By Helen Branswell, The Canadian Press
TORONTO - Influenza experts say making a vaccine to protect against
the new H7N9 flu virus that has emerged in eastern China could prove to
In an article published online in the New England Journal of
Medicine, experts from the U.S. Centers for Disease Control warn that
previous clinical trials with H7 vaccines suggest they induce a poor
response in people.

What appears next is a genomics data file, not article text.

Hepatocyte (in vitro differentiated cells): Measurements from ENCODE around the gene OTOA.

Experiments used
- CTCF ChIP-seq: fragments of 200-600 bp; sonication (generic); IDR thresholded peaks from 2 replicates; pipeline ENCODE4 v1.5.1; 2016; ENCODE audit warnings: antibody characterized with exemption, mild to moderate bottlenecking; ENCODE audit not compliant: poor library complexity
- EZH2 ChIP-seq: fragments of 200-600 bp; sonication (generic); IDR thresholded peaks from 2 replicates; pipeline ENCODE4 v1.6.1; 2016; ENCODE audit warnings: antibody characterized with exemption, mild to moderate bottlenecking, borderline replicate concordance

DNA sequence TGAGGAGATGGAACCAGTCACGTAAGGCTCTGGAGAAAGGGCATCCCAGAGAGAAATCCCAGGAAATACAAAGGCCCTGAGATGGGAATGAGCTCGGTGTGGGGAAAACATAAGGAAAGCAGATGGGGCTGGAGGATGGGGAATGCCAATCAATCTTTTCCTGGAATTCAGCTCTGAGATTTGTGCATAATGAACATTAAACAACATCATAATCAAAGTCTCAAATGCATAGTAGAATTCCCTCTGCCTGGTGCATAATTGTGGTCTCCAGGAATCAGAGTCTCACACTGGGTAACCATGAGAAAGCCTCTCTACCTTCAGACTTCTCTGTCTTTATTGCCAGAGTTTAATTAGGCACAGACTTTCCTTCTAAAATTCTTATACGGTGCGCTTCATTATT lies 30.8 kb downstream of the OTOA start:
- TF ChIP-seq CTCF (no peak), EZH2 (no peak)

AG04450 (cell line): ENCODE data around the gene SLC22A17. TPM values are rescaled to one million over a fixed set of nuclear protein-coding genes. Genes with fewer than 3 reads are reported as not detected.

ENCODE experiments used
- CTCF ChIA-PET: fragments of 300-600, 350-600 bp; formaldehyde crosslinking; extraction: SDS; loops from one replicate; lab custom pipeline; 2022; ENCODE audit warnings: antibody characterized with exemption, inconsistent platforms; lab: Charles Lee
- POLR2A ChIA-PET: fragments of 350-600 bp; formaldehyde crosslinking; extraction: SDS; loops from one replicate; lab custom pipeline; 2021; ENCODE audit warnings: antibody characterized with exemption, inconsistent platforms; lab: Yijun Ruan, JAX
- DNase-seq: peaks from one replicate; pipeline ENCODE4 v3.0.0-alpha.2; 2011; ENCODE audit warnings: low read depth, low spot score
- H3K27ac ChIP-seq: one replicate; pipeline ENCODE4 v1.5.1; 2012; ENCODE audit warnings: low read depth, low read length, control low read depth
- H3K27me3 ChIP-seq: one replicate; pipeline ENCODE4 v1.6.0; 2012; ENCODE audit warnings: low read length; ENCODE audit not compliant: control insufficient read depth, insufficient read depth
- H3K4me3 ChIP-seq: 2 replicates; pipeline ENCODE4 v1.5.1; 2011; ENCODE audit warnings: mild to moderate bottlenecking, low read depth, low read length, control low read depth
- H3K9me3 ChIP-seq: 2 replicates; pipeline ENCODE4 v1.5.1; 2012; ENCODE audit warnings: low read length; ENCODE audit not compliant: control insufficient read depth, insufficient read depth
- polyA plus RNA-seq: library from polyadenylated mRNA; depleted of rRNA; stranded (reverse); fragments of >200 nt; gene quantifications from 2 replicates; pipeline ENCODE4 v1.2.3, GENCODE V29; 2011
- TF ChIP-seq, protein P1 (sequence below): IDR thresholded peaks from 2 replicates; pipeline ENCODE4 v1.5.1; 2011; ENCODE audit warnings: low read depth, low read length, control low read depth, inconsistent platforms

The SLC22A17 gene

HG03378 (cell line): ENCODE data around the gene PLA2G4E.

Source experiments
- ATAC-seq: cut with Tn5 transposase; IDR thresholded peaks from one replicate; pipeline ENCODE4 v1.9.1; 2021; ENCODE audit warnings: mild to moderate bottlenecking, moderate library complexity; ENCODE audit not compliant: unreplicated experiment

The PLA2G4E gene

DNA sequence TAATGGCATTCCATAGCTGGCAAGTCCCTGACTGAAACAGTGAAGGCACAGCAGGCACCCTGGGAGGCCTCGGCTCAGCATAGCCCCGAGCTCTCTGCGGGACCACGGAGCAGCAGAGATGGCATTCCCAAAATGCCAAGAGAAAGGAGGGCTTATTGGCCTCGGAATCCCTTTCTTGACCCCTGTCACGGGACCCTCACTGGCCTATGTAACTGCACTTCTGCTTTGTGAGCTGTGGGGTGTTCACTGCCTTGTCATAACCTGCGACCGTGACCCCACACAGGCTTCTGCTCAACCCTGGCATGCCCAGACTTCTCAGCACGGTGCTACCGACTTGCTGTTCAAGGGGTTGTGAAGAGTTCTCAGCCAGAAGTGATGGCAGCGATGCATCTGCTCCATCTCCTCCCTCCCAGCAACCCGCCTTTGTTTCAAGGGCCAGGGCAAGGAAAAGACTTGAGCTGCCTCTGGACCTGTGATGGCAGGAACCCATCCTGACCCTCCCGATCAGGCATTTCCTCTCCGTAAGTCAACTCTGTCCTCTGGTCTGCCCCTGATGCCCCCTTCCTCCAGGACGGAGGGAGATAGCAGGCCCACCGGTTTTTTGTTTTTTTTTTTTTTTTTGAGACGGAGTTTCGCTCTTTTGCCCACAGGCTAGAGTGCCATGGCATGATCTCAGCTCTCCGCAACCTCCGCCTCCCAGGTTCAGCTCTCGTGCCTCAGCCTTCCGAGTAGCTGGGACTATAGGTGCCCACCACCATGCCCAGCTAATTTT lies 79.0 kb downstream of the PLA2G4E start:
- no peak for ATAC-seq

Another influenza expert, Michael Osterholm, says the earlier studies
show that even when people get 12 times the amount of vaccine they
would get for a seasonal flu virus, H7 vaccines don't trigger production
of many protective antibodies in healthy adults.
And he warns that if a vaccine doesn't work well in that group, it's likely to work even less well in older or sicker people.
"If you add all those (facts) together, it doesn't really paint a
really very optimistic picture about influenza vaccine being a really
significant weapon against this, should a pandemic emerge quickly,"